All the essays in this issue
are copyright © by the respective authors,
and all rights are reserved by them.

The views expressed in articles in Quaker Theology are those of the authors, and not necessarily those of the Editors, or Quaker Ecumenical Seminars in Theology.

Editor’s Introduction, #1

In good Quaker fashion, we begin with queries: What is theology, and why should Friends be interested in it? Early Friends were often loudly skeptical about theology, which George Fox referred to scornfully as “windy notions.” Their critique had at least five major points: Intellectualizing about religion takes people away from experiencing God and the […]

Some Quaker Reflections on the Kosovo War

By Chuck Fager I. A Letter from Lincoln Reflecting on the Kosovo war as a Quaker, a recent joke came to mind: Question: What did one paradigm say to the other paradigm? Answer: Shift happens. What sorts of shifts does Kosovo confront us with? There are at least five that I have noticed and want […]

The Making of a Quaker Atheist

Copyright © George Amoss, Jr., 1999All rights reserved. How did I come to be a Quaker and an atheist? I was raised as neither; my early life was filled with faith in God and a fascination with the Catholic priesthood and “the religious life”–life under vows in an order of friars or monks. It was […]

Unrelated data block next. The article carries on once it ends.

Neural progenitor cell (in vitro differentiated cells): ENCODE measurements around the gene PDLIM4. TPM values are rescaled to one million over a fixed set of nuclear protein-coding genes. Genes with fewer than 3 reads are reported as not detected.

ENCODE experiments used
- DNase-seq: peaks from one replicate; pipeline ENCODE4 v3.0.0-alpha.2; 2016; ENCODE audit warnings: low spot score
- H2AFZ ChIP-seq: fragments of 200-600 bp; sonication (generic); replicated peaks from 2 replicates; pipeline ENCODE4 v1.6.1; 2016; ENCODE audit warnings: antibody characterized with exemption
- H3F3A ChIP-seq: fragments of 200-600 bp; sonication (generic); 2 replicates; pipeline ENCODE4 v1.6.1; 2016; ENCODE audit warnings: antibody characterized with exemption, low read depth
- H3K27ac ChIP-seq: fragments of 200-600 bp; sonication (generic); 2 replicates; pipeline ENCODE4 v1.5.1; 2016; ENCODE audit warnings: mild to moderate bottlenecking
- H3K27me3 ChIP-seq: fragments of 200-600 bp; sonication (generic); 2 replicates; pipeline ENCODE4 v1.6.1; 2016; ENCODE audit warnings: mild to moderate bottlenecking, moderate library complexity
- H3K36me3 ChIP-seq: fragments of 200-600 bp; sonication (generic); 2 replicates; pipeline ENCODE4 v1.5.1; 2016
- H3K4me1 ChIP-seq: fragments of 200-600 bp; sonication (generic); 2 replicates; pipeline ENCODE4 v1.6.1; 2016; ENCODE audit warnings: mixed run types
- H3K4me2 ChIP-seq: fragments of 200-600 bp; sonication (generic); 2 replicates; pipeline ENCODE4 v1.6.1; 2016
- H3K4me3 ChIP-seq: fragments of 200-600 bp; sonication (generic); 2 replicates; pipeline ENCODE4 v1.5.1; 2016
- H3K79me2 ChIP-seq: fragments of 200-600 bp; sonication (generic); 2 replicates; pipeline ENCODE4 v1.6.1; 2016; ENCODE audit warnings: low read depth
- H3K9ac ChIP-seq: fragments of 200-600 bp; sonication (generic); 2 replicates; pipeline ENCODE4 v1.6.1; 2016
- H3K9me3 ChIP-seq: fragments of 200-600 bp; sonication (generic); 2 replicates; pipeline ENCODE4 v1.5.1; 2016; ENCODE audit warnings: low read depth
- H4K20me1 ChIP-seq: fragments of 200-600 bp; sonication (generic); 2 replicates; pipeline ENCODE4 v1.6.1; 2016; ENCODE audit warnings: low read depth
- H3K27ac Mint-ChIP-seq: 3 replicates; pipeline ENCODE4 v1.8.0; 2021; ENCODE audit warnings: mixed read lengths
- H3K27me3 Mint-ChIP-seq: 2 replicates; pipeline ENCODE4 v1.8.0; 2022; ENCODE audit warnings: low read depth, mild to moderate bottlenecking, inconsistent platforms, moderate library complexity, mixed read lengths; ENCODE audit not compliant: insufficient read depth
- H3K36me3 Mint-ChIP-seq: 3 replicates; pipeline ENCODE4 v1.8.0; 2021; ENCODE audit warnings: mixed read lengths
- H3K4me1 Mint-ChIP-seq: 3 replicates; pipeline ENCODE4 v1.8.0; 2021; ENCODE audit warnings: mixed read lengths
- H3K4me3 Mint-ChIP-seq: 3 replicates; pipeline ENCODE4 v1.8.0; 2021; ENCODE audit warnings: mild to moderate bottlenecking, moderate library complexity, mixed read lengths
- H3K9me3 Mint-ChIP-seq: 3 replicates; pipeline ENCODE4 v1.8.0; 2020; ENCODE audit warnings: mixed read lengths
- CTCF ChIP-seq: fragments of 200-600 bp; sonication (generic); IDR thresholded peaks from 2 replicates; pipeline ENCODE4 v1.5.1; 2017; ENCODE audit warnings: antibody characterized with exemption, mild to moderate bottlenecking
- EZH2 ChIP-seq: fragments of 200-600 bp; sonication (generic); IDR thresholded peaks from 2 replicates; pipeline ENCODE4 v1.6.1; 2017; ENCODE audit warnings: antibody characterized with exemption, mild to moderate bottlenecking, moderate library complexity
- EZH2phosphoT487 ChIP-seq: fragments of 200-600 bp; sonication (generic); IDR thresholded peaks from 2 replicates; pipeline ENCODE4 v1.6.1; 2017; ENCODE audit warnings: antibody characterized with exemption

The Religious Society of Friends (Quakers) as a Religious Community

Ann K. Riggs At the Fourth World Conference in Faith and Order in Montreal, 1963, the Commission presented the influential text, “Scripture, Tradition and Traditions.”2 This text developed an understanding of Christian Scripture as the creation of “a tradition which goes back to our Lord.” All Christians are “indebted to that tradition inasmuch as we have […]

Puritanism, Spiritualism, and Quakerism:

AN HISTORIOGRAPHICAL ESSAY Melvin B. Endy, Jr. The problems posed by the attempt to define Puritanism have driven some scholars to substituting description for definition and others to the use of the term as an umbrella for the religious experience shared by groups as disparate as mildly dissatisfied Anglicans, on the one band, and the […]

About the Contributors, #1

George Amoss, Jr. is a member of Homewood Meeting in Baltimore. He edits the Journal of the Quaker Universalist Fellowship, and established the Quaker Electronic Archive and Meeting place website, at: Melvin Endy, who is currently a member of the Division of Human development in St. Mary’s College, St. Mary’s, Maryland, is the author […]